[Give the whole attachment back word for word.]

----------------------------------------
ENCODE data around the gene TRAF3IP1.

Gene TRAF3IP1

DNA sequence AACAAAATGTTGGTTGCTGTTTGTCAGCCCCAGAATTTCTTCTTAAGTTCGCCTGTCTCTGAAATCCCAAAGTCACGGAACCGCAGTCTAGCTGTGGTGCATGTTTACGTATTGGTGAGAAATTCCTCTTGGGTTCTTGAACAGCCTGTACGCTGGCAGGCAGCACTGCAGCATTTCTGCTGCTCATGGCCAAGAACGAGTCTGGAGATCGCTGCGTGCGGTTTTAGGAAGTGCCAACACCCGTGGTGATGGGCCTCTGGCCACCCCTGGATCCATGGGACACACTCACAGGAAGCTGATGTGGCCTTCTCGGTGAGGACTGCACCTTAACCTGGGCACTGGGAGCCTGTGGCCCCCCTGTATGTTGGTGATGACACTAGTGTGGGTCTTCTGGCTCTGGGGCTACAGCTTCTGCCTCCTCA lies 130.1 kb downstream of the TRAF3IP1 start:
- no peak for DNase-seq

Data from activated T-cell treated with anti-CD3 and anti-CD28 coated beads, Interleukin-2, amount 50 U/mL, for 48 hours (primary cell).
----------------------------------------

ENCODE data around the gene TRAF3IP1.

Gene TRAF3IP1

DNA sequence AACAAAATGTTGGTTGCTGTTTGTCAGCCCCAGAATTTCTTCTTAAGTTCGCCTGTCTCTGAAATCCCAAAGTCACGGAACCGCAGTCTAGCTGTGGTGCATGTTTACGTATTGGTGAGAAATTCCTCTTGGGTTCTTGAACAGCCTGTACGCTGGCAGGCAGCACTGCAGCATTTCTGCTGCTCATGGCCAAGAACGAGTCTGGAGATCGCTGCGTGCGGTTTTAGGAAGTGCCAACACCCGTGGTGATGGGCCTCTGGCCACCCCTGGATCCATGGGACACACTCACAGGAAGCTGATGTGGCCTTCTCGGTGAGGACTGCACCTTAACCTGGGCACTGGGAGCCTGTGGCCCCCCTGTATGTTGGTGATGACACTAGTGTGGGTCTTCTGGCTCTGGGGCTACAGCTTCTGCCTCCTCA lies 130.1 kb downstream of the TRAF3IP1 start:
- no peak for DNase-seq

Data from activated T-cell treated with anti-CD3 and anti-CD28 coated beads, Interleukin-2, amount 50 U/mL, for 48 hours (primary cell).